I could write (and most likely will) a whole post about how to come up with your floral budget for your wedding. And no, going against popular belief and the information from big wedding media, it’s not a percentage of your total wedding budget. That’s a silly way of setting budgets for things. Because it doesn’t take into account the amount of money you are comfortable spending in a certain category. In this scenario of finding the least expensive florist, the amount you are comfortable with is low, but it still needs to be realistic.
Think about the last time you sent flowers to someone. How much did it cost? $75? What did the arrangement look like? Was it small? Medium sized? Did the flowers look fresh/nice/basic? If that same arrangement is your table centerpiece, will you be happy with that look? Will it look dinky on a giant table in a giant ballroom? Will it be too big for a very narrow table at a restaurant reception?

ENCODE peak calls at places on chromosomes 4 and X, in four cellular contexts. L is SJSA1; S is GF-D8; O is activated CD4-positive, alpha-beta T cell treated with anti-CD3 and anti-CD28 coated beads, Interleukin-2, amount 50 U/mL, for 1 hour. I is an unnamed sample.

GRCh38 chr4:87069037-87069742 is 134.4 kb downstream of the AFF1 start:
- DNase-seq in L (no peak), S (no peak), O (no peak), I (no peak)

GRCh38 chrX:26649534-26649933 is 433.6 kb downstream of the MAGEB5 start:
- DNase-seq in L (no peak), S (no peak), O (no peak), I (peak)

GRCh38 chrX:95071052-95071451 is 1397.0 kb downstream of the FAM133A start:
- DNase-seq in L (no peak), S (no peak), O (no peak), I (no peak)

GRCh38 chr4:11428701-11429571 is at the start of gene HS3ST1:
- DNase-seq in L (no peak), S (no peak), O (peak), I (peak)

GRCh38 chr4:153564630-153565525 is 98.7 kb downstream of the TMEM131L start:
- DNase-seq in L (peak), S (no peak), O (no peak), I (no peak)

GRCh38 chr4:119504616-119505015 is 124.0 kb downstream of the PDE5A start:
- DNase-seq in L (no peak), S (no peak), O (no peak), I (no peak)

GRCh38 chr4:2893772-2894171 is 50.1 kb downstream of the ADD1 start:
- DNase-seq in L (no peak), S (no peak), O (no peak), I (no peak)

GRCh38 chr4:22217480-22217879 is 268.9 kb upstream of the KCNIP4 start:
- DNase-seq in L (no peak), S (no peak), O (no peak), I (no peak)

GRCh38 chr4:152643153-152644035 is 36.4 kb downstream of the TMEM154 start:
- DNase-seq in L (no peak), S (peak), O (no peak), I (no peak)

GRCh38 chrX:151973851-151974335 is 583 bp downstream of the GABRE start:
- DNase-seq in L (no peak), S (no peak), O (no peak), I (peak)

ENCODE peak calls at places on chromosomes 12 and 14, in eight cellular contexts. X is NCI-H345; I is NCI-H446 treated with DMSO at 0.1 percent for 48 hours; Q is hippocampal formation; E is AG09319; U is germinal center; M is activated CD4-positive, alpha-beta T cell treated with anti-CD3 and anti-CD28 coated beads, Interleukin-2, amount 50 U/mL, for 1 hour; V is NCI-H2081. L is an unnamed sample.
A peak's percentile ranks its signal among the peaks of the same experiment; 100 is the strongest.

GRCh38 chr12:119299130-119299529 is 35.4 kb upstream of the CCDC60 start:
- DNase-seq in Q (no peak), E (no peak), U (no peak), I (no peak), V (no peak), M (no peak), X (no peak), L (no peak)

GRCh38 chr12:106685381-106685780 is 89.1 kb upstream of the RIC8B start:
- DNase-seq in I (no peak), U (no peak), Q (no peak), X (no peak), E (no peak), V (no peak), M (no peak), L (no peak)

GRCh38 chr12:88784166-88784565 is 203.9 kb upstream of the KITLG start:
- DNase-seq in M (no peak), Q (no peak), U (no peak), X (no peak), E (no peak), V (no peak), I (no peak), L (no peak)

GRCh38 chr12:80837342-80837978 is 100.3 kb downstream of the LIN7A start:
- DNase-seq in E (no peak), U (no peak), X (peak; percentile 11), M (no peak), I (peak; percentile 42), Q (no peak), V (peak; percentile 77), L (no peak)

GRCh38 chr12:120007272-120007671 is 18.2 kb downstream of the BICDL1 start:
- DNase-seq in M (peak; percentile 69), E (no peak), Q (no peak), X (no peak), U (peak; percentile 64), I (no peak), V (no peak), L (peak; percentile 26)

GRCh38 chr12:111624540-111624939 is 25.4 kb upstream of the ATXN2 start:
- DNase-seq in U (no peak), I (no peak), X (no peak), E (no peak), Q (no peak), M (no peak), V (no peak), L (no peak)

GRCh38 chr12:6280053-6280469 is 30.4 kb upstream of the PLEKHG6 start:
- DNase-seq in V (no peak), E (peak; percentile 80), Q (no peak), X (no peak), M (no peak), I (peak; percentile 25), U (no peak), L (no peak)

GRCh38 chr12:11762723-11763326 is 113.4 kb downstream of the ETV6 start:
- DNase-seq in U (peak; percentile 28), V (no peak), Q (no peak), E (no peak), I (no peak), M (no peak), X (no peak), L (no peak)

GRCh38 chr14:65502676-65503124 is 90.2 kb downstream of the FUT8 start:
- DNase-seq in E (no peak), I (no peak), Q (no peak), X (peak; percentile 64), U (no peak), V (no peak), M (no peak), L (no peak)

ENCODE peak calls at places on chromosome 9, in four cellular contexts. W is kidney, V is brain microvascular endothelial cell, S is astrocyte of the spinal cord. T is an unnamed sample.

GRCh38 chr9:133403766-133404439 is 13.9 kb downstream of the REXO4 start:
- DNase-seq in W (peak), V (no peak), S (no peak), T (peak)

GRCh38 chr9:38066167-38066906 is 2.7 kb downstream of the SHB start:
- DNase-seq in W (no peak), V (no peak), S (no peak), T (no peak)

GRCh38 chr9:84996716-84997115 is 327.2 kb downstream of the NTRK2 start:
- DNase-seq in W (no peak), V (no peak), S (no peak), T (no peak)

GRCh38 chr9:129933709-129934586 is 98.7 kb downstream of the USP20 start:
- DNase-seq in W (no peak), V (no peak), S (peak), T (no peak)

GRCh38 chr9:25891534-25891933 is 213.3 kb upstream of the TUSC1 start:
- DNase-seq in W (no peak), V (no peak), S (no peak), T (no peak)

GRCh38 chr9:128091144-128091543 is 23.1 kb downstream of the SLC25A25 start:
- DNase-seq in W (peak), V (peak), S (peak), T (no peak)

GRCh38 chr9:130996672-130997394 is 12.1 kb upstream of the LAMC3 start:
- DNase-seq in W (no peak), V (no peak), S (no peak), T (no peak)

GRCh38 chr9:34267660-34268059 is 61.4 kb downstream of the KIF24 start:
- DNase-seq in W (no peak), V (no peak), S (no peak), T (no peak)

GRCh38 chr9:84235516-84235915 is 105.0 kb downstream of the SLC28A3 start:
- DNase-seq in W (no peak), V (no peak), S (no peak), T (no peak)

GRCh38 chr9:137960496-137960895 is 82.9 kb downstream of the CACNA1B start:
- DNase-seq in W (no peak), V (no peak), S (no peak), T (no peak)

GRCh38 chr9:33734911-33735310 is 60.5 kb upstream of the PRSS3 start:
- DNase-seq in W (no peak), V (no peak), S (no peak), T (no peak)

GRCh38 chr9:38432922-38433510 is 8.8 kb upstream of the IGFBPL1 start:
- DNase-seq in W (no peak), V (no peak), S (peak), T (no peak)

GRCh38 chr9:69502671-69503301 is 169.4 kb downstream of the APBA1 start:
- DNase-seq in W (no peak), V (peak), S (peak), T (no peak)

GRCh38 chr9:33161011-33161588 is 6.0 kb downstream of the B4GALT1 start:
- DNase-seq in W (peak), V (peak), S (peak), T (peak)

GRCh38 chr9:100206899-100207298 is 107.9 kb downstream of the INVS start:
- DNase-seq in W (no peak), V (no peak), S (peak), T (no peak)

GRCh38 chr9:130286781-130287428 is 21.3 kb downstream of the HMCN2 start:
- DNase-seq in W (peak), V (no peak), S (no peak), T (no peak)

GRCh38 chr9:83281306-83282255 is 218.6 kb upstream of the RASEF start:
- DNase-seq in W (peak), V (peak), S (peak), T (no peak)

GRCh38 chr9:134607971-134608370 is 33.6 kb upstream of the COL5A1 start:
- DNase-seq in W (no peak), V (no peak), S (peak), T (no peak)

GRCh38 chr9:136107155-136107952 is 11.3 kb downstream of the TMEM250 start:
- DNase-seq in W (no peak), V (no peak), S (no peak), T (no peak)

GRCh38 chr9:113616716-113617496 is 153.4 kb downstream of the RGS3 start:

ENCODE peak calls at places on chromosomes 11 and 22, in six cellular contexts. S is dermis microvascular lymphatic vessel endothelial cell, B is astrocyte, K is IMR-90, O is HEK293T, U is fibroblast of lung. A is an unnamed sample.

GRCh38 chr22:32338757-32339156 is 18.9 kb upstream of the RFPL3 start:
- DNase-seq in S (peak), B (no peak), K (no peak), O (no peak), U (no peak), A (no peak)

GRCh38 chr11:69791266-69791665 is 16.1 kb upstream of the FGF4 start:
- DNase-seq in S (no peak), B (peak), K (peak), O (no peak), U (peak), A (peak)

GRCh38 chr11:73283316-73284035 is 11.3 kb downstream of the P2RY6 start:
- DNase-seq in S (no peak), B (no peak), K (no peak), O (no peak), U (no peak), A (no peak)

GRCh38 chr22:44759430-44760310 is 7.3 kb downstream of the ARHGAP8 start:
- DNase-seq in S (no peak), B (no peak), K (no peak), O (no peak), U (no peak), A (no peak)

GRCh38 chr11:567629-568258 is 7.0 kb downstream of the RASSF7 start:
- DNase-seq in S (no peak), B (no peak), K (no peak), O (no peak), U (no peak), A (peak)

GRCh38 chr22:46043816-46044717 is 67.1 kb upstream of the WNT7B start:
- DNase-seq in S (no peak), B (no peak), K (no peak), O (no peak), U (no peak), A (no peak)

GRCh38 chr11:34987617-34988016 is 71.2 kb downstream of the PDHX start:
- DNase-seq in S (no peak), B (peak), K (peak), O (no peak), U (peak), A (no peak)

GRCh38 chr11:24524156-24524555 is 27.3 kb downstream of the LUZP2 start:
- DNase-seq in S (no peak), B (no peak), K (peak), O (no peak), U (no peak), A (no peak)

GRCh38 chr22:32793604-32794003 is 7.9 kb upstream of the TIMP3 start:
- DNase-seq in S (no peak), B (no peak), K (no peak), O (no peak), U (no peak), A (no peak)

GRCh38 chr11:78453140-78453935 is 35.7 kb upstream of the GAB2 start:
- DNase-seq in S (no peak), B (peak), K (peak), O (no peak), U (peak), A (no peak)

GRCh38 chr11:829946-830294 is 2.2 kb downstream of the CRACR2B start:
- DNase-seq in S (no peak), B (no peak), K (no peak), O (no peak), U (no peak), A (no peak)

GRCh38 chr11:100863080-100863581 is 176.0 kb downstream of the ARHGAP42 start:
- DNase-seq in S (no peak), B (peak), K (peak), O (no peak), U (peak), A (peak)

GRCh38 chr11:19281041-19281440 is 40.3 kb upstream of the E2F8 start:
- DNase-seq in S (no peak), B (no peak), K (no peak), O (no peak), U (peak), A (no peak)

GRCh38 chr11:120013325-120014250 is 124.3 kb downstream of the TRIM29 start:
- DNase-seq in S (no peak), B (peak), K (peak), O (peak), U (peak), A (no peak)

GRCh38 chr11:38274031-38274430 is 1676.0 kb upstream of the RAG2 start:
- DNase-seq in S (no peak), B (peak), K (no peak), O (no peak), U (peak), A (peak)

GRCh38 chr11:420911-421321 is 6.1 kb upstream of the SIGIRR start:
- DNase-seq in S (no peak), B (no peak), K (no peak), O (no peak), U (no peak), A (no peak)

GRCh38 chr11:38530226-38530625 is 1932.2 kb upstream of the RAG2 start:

Use your answers to those questions to decide if $75 is enough money to buy a centerpiece you will be happy with. Now multiply that by the number of tables you have. Say it’s 10 tables. We are at $750, which will turn into $1,000 after adding on delivery and sales tax. Add on ceremony decor, personal flowers, some simple decor for the bars and cocktail tables, you are probably up to $2k.
Visualize the types of florals you want at your wedding. Even if you don’t care about florals, entertain the idea of making a pinterest board and adding a few images on it that convey the colors and style you like. You are going to send this board to two florists in your area to get quotes.
2. Research florists
Nothing is worse than having an inbox full of replies from florists all telling you your budget is too low for their minimums. Yes, many florists have per event minimums. We do this in order to pay our staff and feed our families. First, look at photos of your venue decorated for past weddings. Find ones where the flowers don’t look over the top. Contact those florists first. Next, get referrals from friends and family. Finally, check the local vendor listings on big blogs like Style Me Pretty, A Practical Wedding, Wedding Chicks, and The Knot.